By observing these natural stimuli, professor Holtmaat’s team was able to demonstrate that sensory stimulus alone can generate long-term synaptic strengthening without the neuron discharging either an induced or natural electrical pulse. As a result – and contrary to what was previously believed – the synapses will be strengthened even when the neurons involved in a stimulus remain silent.In addition, if the sensory stimulation lasts over time, the synapses become so strong that the neuron in turn is activated and becomes fully engaged in the neural network. Once activated, the neuron can then further strengthen the synapses in a forwards and backwards movement. These findings could solve the brain’s “What came first?” mystery, as they make it possible to examine all the synaptic pathways that contribute to memory, rather than focusing on whether it is the synapsis or the neuron that activates the other.

The entire brain is mobilised

A second discovery lay in store for the researchers. During the same experiment, they were also able to establish that the stimuli that were most effective in strengthening the synapses came from secondary, non-cortical brain regions rather than major cortical pathways (which convey actual sensory information). Accordingly, storing information would simply require the co-activation of several synaptic pathways in the neuron, even if the latter remains silent. These findings may also have important implications both for the way we understand learning mechanisms and for therapeutic possibilities, in particular for rehabilitation following a stroke or in neurodegenerative disorders. As professor Holtmaat explains: “It is possible that sensory stimulation, when combined with another activity (motor activity, for example), works better for strengthening synaptic connections”. The professor concludes: “In the context of therapy, you could combine two different stimuli as a way of enhancing the effectiveness.”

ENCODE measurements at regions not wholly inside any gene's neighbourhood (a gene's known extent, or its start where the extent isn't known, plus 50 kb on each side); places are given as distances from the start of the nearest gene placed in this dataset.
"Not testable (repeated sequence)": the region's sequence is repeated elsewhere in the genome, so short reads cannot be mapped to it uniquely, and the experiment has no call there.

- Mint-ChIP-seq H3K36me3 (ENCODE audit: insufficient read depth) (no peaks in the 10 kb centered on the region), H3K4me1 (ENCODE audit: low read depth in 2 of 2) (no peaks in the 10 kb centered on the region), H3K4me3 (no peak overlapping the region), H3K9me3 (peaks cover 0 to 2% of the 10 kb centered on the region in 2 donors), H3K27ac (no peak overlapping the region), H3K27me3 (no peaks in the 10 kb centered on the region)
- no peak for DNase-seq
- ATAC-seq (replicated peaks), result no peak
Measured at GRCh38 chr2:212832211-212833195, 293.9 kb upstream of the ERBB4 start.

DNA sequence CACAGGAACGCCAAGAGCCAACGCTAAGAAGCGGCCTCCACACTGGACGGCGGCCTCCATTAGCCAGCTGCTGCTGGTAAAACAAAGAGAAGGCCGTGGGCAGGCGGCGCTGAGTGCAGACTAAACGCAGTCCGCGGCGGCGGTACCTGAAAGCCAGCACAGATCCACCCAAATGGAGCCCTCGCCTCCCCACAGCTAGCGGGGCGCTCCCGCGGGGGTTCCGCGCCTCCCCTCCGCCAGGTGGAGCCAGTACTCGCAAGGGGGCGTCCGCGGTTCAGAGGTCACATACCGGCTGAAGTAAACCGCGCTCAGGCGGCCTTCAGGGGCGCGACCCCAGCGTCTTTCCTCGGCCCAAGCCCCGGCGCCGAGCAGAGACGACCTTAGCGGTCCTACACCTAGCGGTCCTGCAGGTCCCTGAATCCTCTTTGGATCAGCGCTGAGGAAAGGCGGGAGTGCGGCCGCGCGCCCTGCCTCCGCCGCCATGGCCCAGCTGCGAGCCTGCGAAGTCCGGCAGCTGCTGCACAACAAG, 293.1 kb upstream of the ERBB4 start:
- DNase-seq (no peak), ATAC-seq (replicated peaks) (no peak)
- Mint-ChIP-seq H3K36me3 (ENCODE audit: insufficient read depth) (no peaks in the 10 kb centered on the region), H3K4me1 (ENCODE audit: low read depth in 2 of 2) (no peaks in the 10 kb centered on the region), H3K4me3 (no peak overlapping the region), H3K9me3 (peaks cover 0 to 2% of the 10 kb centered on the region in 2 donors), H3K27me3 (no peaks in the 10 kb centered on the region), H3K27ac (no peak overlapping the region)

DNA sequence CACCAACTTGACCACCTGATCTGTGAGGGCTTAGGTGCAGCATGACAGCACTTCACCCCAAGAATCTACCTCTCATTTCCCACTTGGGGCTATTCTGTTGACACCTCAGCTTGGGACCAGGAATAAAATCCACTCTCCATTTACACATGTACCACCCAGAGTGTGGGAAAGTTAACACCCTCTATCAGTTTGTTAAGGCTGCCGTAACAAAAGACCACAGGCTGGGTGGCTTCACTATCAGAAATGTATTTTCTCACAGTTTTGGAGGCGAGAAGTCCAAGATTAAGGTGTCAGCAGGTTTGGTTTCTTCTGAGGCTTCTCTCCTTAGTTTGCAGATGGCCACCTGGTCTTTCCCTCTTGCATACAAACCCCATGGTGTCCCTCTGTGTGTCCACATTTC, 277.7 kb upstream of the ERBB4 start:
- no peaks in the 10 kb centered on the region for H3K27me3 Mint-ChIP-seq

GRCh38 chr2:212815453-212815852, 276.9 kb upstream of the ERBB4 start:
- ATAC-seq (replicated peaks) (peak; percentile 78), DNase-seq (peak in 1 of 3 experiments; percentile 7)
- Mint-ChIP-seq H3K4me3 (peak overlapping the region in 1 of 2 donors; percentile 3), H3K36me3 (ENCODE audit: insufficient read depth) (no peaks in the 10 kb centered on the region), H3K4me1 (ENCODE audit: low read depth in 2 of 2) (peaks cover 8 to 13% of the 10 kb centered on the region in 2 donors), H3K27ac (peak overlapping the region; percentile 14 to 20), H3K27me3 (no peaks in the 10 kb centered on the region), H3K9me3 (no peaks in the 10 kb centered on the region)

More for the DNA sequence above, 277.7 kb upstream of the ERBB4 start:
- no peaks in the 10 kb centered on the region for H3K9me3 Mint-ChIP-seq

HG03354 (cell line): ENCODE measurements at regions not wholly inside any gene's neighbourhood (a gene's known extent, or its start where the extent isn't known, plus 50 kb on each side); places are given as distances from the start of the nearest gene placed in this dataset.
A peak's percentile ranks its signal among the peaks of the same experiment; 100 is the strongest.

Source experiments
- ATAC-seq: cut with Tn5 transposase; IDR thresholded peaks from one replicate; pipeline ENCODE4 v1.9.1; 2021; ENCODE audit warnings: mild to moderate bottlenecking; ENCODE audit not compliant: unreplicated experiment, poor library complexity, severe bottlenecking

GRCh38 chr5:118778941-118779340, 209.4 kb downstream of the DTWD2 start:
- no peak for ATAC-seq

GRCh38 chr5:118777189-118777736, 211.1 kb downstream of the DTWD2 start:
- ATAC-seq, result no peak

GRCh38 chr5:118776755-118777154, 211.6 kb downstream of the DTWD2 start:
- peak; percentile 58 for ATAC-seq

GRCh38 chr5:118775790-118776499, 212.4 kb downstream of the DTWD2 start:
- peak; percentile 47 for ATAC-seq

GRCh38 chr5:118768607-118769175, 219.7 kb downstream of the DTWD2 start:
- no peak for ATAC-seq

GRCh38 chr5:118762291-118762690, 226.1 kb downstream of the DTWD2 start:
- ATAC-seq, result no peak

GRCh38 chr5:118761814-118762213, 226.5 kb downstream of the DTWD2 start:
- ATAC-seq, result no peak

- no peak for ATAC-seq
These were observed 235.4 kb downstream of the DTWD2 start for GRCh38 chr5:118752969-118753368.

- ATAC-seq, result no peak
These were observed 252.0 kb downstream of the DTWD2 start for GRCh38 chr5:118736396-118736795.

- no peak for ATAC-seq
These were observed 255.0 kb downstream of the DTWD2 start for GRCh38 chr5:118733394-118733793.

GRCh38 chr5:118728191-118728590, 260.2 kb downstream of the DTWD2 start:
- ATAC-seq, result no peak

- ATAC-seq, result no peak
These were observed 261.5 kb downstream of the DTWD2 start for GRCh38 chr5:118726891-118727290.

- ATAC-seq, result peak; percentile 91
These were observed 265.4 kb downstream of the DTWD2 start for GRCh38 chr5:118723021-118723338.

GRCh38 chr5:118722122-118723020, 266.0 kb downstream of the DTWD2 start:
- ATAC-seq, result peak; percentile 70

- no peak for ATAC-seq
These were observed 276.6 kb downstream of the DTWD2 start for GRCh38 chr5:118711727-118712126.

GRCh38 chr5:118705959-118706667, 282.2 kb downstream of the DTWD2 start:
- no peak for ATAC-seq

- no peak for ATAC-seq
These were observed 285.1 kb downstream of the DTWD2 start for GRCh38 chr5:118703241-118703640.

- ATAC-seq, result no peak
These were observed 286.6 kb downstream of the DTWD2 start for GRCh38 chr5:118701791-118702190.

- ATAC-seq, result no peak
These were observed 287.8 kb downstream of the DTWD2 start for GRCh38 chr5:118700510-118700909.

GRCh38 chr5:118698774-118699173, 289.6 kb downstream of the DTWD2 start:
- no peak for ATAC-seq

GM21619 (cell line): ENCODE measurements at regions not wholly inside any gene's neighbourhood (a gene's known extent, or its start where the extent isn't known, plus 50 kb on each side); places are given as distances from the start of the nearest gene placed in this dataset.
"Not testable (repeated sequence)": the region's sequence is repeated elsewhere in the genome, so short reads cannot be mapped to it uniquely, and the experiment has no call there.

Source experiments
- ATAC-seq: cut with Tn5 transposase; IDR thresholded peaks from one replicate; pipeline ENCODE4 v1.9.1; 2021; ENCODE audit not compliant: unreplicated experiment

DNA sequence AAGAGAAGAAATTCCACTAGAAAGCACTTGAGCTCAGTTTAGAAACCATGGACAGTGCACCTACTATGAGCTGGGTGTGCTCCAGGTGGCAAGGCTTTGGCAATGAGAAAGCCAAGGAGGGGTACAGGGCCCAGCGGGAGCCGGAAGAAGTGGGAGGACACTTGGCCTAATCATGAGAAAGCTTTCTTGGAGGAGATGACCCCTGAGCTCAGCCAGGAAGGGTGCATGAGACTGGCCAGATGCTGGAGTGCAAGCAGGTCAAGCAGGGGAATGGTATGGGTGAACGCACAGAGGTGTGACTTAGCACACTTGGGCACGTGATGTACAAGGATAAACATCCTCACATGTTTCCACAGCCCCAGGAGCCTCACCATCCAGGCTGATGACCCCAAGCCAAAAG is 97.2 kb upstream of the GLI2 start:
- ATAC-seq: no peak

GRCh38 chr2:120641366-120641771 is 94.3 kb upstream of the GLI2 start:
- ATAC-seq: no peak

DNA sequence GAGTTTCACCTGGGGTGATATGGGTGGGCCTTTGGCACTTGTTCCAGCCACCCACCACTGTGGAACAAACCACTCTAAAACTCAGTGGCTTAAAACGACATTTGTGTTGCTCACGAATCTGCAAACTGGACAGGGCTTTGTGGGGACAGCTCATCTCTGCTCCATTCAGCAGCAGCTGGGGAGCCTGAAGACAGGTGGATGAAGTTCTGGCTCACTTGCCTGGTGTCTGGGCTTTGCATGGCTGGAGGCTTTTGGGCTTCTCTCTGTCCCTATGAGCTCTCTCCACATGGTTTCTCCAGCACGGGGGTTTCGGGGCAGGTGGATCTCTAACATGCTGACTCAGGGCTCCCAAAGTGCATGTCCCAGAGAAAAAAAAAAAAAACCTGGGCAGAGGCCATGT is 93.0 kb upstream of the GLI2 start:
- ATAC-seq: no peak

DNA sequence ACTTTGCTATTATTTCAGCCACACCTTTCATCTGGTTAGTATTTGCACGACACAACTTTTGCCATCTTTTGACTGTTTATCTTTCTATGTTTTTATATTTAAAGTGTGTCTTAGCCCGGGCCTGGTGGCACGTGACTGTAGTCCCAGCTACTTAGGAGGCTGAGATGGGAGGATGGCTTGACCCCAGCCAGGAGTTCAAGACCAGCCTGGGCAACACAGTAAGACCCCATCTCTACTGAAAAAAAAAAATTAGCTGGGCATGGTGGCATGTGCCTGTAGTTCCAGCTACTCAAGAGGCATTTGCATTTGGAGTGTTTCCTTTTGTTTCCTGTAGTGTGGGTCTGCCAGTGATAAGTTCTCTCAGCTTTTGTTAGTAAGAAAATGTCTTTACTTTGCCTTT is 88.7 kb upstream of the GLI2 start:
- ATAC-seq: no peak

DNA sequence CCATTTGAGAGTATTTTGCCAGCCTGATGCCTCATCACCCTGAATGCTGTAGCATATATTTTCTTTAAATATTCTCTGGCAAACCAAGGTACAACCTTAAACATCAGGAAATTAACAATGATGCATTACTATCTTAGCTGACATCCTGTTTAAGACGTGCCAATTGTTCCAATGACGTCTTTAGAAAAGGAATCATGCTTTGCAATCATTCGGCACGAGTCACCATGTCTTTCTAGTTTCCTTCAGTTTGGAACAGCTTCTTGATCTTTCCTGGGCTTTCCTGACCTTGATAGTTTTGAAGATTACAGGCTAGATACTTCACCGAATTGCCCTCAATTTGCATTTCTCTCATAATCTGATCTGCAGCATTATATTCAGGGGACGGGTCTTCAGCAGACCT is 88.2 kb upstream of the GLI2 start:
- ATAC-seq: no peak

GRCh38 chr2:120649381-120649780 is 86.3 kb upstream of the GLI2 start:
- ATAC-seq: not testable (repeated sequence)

283,382 notes

true-affection-sings:


“An anthropologist proposed a game to children in an African tribe. He put a basket full of fruit near a tree and told the children that whoever got there first won the sweet fruits. When he told them to run, they all took each others hands and ran together, then sat together enjoying their treats. When he asked them why they had run like that when one could have had all the fruits for himself, they said, ‘UBUNTU, how can one of us be happy if all the other ones are sad?’ (‘UBUNTU’ in the Xhosa culture means: ‘I am because we are.)”